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Virgin Islands (United Kingdom)
7576 Posts

Response Posted - 05/15/2006 :  19:29:40  Show Profile
quote:
Originally posted by Happy D

I am in the process of researching all I can about plastic windows. The only conclusion I have come to so far is that Lexan (polycarbonate sheet) is not the correct material. The polycarbonate sheet will craze in the sunlight...


One of the windows on my boat came to me with what I assume to be a Lexan replacement window. Not only was it severaly crazed, it also had a brown tint to it rather than the smoked glass of the other windows.

I've since replaced it with a tempered piece of glass that matches the original tint exactly.

Don Lucier

North Star SR/FK
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Justin
Admiral

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502 Posts

Response Posted - 06/19/2006 :  13:34:10  Show Profile  Visit Justin's Homepage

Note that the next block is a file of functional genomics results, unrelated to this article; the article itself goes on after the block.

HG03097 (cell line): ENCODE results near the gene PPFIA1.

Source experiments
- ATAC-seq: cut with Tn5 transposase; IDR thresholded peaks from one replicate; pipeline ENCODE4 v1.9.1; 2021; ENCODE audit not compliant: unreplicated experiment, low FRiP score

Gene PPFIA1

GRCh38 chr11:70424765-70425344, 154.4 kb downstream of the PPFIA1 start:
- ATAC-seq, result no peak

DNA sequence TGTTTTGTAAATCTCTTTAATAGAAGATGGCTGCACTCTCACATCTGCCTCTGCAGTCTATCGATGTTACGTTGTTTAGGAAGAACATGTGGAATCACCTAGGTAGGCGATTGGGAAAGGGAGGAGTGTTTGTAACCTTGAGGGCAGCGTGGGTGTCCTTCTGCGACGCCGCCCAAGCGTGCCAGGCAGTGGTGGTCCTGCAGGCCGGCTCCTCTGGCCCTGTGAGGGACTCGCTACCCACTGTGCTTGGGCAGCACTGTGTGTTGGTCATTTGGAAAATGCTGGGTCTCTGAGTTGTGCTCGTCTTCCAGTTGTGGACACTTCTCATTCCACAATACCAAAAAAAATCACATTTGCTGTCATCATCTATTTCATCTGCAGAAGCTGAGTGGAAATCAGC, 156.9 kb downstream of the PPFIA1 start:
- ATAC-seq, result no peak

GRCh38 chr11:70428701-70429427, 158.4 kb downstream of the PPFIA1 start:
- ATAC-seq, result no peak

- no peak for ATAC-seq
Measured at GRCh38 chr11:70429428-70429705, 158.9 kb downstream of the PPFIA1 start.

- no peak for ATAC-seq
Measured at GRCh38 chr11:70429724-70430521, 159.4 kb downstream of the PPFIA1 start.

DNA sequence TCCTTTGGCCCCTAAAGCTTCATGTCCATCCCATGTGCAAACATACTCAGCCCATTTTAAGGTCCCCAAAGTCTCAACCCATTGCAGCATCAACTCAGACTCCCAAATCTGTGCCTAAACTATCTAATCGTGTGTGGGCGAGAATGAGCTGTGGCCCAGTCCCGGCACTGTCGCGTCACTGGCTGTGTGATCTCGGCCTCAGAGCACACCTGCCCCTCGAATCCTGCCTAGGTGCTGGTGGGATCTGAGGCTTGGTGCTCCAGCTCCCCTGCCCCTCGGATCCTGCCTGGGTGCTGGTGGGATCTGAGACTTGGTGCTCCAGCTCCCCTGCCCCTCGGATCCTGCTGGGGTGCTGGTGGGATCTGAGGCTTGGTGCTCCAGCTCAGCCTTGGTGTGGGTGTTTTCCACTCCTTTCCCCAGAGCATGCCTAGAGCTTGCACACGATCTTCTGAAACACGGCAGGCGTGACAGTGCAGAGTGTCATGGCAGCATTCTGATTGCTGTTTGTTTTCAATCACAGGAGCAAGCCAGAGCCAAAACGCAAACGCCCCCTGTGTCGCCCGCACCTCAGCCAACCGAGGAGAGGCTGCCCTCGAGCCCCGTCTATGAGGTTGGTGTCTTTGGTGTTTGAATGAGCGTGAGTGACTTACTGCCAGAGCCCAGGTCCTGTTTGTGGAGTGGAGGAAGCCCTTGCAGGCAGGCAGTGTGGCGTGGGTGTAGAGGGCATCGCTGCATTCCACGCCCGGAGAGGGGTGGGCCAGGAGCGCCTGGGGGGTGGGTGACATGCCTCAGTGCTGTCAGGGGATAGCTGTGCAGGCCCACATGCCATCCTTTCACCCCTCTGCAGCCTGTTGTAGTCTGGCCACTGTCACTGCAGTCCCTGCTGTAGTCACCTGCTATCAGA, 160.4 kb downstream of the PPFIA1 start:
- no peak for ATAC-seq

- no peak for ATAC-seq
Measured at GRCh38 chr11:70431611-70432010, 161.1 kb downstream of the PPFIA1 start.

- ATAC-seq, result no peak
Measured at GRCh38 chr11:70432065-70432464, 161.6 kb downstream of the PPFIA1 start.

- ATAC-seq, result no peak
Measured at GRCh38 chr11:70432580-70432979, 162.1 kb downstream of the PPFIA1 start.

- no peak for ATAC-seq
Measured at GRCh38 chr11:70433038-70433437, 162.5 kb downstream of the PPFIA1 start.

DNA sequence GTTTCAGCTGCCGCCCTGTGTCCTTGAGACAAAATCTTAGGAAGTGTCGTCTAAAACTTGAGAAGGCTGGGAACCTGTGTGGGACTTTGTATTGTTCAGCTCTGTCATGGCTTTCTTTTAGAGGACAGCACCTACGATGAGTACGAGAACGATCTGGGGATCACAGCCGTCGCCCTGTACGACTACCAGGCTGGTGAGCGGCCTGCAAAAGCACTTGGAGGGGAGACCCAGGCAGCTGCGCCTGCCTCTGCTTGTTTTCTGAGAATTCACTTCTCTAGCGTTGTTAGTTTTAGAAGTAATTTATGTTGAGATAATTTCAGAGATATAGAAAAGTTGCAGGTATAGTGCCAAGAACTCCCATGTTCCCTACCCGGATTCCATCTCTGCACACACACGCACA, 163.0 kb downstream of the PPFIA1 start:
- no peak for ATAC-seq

I think my leaks were coming in from between the glass and the aluminum channel. What I did the weekend before last is pull out the old, dry rotted piece of rubber that was there, cleaned it, masked off the aluminum, then applied Life Caulk (polysulfide) along the entire perimeter of the glass and aluminum frame. I bought a handy tool that makes corners smooth when caulking and it did a nice job. So far I have only completed one window, so I don't know for sure if the leak stopped since the others still leak, but it does seem like it'll do the job for now. Here is a photo showing the edge:

With the following windows I may also mask off the glass, about 1/4" in to make sure I get a nice clean edge on the glass as well.

Someday I may get around to buying the new rubber seals from Catalina Direct, but I could use the money on many other projects at this time. Hopefully after caulking all the windows with this method, it will stop those leaks.

Justin
Previous Owner of Sapphire Breeze - 1982 Catalina 25 SK/SR
My sail blog site: http://www.sailblogs.com/member/justinc25